COVID-19: New UK Challenge Trial to Investigate Reinfection

Peter Russell

April 19, 2021

Recruitment has begun for a human challenge trial to investigate what kind of immune response can prevent people from developing COVID-19 for a second time.

Prof Helen McShane/SMC

Researchers at the University of Oxford will re-expose participants to SARS-CoV-2 to see how the immune system reacts a second time round.

The trial will be led by Helen McShane, professor of vaccinology at the university's Department of Paediatrics.

She told a briefing, hosted by the Science Media Centre: "If we can determine the level of protection, or the level of immune response, above which an individual cannot be infected, then that will help us determine whether the vaccines will be effective, without necessarily having to test them in phase 3 efficacy trials."

Trial in Two Phases

The 12-month study will take place in two phases with different participants in each phase.

The first phase, starting this month, will be a dose escalation study involving 24 healthy participants aged 18 to 30 who have previously been naturally infected with SARS-CoV-2. They will be inoculated with the original strain from Wuhan, China.

It will seek to establish the lowest dose of the virus needed in order for it to begin replicating in around half of the participants, while producing few or no symptoms.

Participants will be quarantined in a hospital suite for a minimum of 17 days under the care of the research team. They will undergo CT scans of the lungs and MRI scans of the heart.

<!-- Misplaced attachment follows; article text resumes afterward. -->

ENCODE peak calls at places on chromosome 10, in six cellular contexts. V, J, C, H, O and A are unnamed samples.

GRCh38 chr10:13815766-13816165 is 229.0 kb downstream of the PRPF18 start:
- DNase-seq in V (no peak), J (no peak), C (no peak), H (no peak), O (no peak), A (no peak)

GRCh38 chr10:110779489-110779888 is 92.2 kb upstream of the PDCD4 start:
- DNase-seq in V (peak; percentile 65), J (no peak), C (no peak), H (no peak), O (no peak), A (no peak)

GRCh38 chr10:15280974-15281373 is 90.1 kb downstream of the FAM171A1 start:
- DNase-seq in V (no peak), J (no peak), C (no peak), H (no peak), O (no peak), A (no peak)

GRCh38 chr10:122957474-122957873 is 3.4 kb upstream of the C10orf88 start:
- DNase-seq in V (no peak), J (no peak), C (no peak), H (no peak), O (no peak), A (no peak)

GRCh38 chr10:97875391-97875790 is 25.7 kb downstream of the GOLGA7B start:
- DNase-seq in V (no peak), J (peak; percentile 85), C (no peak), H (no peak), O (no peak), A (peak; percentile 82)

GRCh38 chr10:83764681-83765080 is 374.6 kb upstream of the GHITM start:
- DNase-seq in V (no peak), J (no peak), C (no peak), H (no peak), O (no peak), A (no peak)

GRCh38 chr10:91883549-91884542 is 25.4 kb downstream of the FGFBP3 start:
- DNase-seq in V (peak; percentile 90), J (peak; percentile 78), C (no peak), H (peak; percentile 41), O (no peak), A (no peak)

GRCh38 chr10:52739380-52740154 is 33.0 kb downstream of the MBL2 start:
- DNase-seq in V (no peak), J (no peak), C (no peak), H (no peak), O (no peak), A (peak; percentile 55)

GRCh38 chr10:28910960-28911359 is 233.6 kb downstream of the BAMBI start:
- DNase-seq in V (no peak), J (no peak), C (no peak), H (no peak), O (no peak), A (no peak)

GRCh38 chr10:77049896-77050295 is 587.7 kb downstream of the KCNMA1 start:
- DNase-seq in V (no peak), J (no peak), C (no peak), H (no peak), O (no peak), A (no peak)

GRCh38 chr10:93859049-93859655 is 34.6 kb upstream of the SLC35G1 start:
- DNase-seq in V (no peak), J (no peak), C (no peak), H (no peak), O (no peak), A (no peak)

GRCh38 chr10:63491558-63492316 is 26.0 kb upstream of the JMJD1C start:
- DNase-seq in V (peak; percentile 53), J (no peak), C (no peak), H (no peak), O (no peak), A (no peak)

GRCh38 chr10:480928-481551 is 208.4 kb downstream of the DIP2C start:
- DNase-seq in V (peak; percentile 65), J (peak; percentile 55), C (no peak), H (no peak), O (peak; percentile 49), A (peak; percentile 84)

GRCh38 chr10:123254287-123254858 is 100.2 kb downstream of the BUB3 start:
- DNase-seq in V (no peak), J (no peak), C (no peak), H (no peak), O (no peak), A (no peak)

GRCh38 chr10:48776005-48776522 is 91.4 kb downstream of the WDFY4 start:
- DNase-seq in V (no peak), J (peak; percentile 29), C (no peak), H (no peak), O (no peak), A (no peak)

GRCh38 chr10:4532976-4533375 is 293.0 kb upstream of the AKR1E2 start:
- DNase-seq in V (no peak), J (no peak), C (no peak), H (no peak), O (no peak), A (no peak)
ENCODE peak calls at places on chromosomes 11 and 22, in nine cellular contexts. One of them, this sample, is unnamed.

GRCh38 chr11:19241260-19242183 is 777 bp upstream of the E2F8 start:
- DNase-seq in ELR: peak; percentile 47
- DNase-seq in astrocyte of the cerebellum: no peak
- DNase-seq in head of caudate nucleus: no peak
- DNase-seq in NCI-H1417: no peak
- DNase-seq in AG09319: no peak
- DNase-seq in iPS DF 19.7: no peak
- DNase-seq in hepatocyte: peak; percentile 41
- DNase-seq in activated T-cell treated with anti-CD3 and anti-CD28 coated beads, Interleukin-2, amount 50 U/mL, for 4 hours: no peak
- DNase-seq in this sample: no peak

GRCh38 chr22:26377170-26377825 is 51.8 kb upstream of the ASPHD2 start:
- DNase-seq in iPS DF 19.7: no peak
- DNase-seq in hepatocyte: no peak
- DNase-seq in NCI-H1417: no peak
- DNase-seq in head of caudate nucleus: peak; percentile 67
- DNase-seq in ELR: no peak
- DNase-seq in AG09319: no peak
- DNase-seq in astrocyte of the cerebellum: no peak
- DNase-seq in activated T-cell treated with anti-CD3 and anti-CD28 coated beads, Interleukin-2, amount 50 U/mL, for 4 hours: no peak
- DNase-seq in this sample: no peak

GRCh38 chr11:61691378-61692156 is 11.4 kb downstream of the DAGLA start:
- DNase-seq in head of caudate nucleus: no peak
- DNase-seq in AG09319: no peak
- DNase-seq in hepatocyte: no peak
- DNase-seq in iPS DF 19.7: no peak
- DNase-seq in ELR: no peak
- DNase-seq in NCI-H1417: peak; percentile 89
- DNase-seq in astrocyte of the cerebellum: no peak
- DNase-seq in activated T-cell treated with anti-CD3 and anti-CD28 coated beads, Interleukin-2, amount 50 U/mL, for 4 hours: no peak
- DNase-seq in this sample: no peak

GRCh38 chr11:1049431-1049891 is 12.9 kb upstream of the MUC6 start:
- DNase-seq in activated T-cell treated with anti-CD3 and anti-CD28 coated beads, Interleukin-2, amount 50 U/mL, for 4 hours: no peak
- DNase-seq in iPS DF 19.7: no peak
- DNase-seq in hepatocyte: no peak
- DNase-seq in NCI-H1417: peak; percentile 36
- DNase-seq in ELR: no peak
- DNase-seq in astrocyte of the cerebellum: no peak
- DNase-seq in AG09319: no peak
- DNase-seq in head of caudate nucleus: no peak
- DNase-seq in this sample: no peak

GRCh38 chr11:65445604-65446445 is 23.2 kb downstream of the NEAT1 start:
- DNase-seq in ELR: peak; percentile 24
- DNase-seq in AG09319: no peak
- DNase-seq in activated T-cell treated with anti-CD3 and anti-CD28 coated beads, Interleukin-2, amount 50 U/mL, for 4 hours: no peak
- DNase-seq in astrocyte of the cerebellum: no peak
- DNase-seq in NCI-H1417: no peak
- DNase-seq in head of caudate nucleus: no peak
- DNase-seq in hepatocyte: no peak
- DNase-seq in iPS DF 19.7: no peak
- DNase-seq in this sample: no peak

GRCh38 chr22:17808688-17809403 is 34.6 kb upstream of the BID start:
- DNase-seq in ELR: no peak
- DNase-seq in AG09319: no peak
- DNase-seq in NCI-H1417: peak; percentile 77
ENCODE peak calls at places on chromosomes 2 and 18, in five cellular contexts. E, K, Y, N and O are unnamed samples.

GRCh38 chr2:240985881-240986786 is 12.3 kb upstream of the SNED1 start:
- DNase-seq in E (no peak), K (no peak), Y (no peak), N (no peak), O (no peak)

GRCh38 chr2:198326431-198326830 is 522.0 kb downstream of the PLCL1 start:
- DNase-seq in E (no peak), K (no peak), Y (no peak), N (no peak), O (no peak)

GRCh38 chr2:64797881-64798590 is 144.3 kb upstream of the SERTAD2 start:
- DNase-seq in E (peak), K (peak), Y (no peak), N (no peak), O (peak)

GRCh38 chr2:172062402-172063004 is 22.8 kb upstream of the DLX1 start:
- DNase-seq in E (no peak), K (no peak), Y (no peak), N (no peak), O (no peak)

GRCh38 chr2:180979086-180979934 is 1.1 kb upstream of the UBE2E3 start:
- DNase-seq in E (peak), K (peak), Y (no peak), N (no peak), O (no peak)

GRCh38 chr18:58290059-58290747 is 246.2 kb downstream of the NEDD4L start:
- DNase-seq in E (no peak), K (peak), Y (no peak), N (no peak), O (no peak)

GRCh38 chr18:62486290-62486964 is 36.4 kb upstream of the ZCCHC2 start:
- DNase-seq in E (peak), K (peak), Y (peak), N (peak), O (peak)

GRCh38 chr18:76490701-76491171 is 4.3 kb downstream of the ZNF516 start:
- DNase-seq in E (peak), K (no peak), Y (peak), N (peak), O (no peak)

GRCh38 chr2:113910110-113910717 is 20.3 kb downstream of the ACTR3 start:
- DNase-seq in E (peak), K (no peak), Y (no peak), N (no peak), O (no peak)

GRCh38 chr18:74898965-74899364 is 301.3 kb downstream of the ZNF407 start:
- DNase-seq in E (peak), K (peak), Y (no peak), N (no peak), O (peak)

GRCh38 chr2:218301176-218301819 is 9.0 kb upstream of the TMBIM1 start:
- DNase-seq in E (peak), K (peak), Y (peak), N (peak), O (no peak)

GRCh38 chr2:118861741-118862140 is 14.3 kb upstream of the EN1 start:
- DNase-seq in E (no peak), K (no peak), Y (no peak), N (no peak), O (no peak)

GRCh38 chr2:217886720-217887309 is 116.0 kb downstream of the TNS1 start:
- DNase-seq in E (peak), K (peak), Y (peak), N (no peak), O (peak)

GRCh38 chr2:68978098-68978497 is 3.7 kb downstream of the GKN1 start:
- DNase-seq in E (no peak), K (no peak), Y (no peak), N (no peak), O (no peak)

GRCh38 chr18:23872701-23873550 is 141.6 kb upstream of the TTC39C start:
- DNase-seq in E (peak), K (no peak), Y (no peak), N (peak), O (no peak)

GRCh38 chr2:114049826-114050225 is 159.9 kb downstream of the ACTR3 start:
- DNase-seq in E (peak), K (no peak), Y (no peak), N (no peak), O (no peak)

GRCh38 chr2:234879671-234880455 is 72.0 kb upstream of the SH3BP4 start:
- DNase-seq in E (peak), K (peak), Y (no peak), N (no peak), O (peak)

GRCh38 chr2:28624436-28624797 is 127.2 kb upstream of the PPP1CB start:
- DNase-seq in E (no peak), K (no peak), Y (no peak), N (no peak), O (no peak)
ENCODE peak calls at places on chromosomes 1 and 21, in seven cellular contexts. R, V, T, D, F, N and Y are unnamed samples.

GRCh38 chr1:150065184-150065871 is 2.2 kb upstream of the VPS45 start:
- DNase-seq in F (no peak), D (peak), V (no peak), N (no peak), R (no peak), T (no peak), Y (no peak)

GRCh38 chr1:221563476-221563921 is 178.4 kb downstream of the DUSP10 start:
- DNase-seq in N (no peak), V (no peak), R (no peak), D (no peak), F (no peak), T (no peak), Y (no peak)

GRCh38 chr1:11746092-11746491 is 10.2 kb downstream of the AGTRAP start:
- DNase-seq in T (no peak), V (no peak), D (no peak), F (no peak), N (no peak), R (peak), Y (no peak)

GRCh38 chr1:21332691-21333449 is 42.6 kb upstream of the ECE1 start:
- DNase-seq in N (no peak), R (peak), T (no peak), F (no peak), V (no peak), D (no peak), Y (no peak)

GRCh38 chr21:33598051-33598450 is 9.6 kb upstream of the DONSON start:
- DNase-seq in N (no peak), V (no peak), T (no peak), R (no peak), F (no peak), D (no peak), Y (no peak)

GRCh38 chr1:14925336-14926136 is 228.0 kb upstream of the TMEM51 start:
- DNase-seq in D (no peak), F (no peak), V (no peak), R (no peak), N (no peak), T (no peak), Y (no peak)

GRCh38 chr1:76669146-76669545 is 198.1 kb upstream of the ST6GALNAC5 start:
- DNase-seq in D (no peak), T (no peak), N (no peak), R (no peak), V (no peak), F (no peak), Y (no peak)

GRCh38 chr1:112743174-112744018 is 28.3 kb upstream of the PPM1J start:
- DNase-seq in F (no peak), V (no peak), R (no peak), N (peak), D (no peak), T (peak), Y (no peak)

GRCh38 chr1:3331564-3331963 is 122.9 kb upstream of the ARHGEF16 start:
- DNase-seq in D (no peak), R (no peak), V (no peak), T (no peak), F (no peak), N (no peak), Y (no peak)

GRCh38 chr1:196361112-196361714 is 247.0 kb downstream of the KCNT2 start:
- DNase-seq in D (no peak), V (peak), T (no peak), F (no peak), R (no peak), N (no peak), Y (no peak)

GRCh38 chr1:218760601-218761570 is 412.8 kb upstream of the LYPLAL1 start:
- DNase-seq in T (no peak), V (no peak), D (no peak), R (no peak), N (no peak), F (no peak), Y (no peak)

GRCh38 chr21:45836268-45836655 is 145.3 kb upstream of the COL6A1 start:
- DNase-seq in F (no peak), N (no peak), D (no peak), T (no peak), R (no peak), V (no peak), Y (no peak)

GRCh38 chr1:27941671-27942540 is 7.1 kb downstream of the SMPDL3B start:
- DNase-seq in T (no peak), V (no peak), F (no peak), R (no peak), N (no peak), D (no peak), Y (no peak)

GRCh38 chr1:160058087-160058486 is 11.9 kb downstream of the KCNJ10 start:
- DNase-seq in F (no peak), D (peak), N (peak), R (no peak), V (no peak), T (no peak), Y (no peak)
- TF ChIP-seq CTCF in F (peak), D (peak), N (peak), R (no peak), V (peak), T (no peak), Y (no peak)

Any participants who develop symptoms will be given medical treatment with the Regeneron monoclonal antibody treatment.

The next part of the study will involve between 10 and 40 volunteers and aim to confirm the dose to be used in subsequent studies.

"In phase 2, we will explore two different things," said Prof McShane. "First, we will define very carefully the baseline immune response in the volunteers, before we infect them. We will then infect them with the dose of virus chosen from the first study and measure how much virus we can detect after infection.

"We will then be able to understand what kind of immune responses protect against reinfection. Second, we will measure the immune response at several time points after infection so we can understand what immune response is generated by the virus."

Prof McShane said she hoped the trial would provide answers about correlates of protection. "If we find that [in] volunteers who have above a certain level of, for example, antibody response, it is not possible to reinfect them, then we have a correlate of protection. That will help us with vaccine development, [and] that will enable us, potentially, to licence new vaccines, on the basis of that correlate."

'Larger Questions Can Be Addressed'

In February this year, the UK became the first country in the world to approve a COVID-19 human challenge trial in which healthy young people could be exposed to SARS-CoV-2 for the first time to increase understanding of how the virus affects people.

Prof Chris Chiu, clinical reader and honorary consultant in infectious diseases at Imperial College London, and chief investigator of that study, said: "We are very pleased that the Oxford study, on which we are collaborating closely, is to go ahead.  

"By bringing together the findings from our initial SARS-CoV-2 human challenge study in people who have previously not had COVID-19 with those from this study, larger and more broad-ranging questions can be addressed. 

"In particular, we will define how re-infection differs from a first infection with this virus, which may have important implications for how the pandemic is managed going forward as more people develop immunity."

Lawrence Young, a virologist and professor of molecular oncology at the University of Warwick, said: "An important aspect will be determining how long protection from symptomatic infection lasts after natural infection and what aspects of immunity are responsible for this protection."

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